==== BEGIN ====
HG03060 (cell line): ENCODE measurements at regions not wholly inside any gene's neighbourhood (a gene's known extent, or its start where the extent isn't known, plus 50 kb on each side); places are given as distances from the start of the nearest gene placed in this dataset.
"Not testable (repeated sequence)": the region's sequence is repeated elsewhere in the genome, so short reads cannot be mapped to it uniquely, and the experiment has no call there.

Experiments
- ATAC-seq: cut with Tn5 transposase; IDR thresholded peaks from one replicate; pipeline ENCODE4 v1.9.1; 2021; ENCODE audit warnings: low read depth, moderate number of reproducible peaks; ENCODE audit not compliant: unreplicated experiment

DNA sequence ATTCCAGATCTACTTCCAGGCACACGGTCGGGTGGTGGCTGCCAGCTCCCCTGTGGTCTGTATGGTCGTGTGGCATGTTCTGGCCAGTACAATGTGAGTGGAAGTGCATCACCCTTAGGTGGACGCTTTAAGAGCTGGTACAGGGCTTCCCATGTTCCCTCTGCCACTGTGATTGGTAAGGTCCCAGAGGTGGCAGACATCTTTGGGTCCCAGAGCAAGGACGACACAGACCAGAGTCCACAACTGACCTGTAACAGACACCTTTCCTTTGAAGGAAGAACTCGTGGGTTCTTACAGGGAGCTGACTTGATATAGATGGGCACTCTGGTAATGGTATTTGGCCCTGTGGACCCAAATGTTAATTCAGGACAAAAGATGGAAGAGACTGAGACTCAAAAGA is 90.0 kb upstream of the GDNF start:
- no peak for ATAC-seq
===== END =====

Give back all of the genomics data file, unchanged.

HG03060 (cell line): ENCODE measurements at regions not wholly inside any gene's neighbourhood (a gene's known extent, or its start where the extent isn't known, plus 50 kb on each side); places are given as distances from the start of the nearest gene placed in this dataset.
"Not testable (repeated sequence)": the region's sequence is repeated elsewhere in the genome, so short reads cannot be mapped to it uniquely, and the experiment has no call there.

Experiments
- ATAC-seq: cut with Tn5 transposase; IDR thresholded peaks from one replicate; pipeline ENCODE4 v1.9.1; 2021; ENCODE audit warnings: low read depth, moderate number of reproducible peaks; ENCODE audit not compliant: unreplicated experiment

DNA sequence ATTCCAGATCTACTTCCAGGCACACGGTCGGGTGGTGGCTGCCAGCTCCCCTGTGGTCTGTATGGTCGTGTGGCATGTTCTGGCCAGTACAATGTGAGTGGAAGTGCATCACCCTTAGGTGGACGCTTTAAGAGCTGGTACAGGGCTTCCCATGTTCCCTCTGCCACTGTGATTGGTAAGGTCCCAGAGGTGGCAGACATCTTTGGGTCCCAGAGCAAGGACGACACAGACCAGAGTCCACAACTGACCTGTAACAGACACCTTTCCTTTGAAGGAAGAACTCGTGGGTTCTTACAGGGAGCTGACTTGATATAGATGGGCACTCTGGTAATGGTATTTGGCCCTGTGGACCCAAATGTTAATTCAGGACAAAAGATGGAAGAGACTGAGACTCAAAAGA is 90.0 kb upstream of the GDNF start:
- no peak for ATAC-seq